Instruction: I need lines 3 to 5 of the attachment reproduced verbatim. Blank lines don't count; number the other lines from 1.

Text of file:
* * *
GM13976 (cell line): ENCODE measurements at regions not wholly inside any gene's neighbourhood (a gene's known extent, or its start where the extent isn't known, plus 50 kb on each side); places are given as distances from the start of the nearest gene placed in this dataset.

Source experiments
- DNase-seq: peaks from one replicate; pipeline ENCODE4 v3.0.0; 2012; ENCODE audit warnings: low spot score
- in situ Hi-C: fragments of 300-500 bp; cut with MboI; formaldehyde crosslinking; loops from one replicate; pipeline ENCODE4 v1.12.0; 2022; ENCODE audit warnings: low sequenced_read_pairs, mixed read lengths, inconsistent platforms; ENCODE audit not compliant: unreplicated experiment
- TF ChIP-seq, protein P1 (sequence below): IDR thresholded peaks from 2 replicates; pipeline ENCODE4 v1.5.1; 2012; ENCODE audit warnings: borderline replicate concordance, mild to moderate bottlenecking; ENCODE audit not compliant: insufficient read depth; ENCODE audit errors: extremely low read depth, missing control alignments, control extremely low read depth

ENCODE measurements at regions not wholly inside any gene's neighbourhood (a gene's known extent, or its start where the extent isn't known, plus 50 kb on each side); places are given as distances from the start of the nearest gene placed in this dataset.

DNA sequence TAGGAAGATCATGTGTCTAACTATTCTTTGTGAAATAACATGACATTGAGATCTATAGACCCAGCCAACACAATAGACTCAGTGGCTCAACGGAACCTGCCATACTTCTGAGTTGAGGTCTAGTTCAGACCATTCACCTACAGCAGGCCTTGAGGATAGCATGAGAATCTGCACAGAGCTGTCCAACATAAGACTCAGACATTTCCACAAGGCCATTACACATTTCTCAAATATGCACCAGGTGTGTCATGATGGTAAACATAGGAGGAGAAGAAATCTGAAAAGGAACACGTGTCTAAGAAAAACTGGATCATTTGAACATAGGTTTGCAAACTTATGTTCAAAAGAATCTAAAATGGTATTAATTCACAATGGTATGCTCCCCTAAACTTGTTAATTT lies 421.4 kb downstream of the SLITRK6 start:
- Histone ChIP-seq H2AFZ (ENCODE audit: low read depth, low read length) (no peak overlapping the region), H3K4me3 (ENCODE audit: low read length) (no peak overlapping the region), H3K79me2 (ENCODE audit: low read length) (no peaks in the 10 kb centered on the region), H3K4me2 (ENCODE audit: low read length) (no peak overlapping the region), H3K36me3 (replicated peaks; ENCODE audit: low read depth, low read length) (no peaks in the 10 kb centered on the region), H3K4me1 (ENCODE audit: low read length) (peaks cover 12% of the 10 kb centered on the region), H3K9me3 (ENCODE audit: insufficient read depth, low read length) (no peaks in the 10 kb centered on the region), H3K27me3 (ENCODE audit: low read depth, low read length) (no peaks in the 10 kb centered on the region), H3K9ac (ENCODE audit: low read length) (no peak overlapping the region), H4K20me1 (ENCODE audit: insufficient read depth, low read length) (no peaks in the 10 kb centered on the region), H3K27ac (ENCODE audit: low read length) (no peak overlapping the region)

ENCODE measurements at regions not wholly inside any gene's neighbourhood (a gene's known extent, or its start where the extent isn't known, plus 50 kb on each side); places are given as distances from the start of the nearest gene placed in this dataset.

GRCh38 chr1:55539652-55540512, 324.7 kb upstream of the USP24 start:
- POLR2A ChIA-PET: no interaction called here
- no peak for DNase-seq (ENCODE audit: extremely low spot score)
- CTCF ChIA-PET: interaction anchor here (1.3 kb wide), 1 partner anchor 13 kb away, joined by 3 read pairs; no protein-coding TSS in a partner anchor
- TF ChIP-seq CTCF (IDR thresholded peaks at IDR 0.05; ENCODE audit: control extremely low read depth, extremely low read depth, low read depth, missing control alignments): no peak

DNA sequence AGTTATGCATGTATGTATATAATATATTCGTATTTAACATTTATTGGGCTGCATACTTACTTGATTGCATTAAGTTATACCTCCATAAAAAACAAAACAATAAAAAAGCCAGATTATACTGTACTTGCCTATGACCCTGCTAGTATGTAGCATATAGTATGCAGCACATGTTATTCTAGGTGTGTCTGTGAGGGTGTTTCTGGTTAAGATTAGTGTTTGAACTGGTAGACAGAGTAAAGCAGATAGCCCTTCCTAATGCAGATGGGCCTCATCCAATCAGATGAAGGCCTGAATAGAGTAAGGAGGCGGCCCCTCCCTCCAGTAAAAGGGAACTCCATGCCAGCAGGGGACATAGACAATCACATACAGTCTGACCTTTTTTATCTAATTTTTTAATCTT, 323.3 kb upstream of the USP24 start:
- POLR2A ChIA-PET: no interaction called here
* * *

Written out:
- DNase-seq: peaks from one replicate; pipeline ENCODE4 v3.0.0; 2012; ENCODE audit warnings: low spot score
- in situ Hi-C: fragments of 300-500 bp; cut with MboI; formaldehyde crosslinking; loops from one replicate; pipeline ENCODE4 v1.12.0; 2022; ENCODE audit warnings: low sequenced_read_pairs, mixed read lengths, inconsistent platforms; ENCODE audit not compliant: unreplicated experiment
- TF ChIP-seq, protein P1 (sequence below): IDR thresholded peaks from 2 replicates; pipeline ENCODE4 v1.5.1; 2012; ENCODE audit warnings: borderline replicate concordance, mild to moderate bottlenecking; ENCODE audit not compliant: insufficient read depth; ENCODE audit errors: extremely low read depth, missing control alignments, control extremely low read depth